>
 (1.1.1.5)

must be determined. Choosing the x axis horizontally and the origin of the reference system at the center of the circle (see figure above), the x and y coordinates are given by:

 >
 (1.1.1.6)
 >
 (1.1.1.7)
 >
 (1.1.1.8)
 >
 (1.1.1.9)

This expression contains products of trigonometric functions, so one simplification consists of combining these products.

 >
 (1.1.1.10)

For the gravitational energy, expressed in terms of the parametric equations of the point of mass m, we have

 >
 (1.1.1.11)

So the requested Lagrangian is

 >
 (1.1.1.12)

Taking into account that the Lagrangian of a system is defined up to a total derivative with respect to t, we can eliminate the two terms that can be rewritten as total derivatives; these are and so

 >
 (1.1.1.13)
 >
 (1.1.1.14)

__________________________________________________________

b) The steps are the same as in part a:

 >
 (1.1.1.15)
 >
 (1.1.1.16)
 >
 (1.1.1.17)
 >
 (1.1.1.18)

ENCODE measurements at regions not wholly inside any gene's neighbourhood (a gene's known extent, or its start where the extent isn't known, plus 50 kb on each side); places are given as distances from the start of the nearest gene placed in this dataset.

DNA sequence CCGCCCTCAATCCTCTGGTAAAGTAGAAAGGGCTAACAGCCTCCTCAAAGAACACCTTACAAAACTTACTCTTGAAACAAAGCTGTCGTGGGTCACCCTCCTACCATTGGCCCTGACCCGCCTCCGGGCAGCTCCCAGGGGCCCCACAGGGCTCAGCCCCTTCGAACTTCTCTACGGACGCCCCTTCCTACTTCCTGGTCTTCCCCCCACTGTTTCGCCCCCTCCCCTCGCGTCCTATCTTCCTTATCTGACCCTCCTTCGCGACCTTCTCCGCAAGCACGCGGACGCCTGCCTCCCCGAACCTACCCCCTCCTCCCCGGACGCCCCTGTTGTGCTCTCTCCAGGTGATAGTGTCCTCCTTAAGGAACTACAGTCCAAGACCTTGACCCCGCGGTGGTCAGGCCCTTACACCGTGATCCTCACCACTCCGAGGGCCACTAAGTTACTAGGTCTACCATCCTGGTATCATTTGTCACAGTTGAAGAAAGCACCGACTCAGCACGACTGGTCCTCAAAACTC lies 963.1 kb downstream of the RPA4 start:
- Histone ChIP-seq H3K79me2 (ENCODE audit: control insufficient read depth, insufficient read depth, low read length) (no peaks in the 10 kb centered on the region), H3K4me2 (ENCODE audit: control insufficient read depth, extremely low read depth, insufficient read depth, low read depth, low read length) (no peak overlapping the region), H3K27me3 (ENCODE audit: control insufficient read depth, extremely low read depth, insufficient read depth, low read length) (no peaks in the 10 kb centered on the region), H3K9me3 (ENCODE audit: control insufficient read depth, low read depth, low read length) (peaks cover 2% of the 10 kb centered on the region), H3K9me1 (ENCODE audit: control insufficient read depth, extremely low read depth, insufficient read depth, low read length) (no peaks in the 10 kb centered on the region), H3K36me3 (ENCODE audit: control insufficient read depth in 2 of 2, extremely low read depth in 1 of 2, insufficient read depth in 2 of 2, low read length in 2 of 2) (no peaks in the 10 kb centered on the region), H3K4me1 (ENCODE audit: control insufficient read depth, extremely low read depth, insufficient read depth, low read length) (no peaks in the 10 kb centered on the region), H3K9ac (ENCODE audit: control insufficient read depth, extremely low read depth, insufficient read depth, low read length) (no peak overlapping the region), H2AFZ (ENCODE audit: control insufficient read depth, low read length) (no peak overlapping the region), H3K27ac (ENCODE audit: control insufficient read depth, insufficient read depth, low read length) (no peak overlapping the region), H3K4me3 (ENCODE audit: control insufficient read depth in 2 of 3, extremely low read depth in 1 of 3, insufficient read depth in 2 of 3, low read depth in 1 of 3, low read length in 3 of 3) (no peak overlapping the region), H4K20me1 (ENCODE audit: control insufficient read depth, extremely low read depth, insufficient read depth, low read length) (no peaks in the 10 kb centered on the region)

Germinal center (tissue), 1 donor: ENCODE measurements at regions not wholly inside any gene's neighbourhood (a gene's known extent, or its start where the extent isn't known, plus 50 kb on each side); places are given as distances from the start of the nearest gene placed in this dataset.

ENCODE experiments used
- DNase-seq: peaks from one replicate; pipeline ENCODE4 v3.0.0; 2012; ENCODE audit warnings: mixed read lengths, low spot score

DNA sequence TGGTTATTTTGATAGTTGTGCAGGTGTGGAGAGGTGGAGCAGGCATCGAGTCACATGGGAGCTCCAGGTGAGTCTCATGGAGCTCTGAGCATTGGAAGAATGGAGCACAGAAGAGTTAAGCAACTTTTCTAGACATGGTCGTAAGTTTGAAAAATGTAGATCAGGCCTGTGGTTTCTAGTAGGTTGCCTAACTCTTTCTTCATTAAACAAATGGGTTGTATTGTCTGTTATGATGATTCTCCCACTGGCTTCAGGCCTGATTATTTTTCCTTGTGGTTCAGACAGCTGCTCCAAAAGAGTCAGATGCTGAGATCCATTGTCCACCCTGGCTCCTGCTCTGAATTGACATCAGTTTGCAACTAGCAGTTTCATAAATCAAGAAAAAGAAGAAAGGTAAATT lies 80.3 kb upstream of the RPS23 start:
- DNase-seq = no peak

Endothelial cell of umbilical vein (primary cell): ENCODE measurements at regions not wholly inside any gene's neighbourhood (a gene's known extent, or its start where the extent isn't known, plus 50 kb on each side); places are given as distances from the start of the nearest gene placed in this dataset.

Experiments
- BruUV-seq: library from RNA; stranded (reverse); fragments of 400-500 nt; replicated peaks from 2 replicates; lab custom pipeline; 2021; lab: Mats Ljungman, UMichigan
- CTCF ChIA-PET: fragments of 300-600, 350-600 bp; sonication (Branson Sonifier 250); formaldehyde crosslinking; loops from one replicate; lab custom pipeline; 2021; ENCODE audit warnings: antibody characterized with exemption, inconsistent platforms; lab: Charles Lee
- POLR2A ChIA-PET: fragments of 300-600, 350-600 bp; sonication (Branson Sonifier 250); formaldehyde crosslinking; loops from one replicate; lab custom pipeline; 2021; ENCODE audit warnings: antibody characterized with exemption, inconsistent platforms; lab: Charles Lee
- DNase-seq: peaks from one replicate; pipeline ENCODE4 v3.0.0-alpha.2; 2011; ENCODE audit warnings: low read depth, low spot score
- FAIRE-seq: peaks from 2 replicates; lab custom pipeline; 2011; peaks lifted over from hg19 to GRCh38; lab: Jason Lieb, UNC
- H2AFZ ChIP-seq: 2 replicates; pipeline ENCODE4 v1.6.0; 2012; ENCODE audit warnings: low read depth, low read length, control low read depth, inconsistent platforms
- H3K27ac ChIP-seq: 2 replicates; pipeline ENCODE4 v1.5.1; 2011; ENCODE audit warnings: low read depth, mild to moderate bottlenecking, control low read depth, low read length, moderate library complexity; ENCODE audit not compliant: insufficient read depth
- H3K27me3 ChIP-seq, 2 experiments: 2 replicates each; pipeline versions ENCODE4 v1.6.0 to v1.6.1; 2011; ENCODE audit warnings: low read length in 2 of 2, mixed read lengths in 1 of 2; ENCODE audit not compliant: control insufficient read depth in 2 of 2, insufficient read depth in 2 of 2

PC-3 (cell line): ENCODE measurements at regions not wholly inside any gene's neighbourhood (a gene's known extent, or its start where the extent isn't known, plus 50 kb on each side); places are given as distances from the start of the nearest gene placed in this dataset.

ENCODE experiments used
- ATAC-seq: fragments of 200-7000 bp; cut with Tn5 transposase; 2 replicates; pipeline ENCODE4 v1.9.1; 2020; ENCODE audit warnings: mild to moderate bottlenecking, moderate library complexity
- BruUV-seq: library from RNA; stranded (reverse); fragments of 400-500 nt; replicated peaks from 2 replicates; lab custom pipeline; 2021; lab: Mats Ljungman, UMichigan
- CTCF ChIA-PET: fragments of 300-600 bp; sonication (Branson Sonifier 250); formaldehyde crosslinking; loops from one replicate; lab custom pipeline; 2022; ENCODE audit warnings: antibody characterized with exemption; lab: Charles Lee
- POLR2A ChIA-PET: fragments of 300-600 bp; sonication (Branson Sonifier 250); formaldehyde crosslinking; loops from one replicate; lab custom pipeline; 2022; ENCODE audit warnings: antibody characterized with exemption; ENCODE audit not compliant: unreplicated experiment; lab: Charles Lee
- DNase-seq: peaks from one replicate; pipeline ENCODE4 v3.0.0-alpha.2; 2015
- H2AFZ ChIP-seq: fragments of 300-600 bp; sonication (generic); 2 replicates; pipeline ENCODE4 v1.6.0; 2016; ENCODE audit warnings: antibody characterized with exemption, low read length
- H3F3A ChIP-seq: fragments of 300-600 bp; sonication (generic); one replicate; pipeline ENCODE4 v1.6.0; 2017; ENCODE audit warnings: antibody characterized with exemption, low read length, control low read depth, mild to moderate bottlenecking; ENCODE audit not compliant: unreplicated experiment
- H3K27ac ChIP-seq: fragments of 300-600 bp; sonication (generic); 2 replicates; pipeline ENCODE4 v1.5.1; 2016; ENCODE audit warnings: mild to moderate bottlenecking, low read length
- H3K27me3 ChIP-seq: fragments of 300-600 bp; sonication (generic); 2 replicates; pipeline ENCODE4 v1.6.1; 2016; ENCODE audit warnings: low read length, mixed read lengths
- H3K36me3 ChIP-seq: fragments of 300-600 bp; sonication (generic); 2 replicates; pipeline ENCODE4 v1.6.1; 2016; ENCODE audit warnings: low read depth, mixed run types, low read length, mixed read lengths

Now, regarding part a), the only change is in the expression of the y coordinate, which for this part b) is:

 >
 (1.1.1.19)

So the parametric equations in this case are

 >
 (1.1.1.20)
 >
 (1.1.1.21)
 >
 (1.1.1.22)

For the gravitational energy, expressed in terms of the parametric equations of the point of mass m, we have

 >
 (1.1.1.23)

So the requested Lagrangian is

 >
 (1.1.1.24)
 >
 (1.1.1.25)

The terms in L that can be expressed as total derivatives can be discarded, so

 >
 (1.1.1.26)

So the Lagrangian is

 >
 (1.1.1.27)

Electrodynamics: Magnetic field  of a rotating charged disk

Problem

A disk of radius a, uniformly charged with a surface density of charge  rotates around its axis with a constant angular velocity , where  is the cylindrical coordinate (the polar angle). Calculate the magnetic field on the axis of the disk.

Solution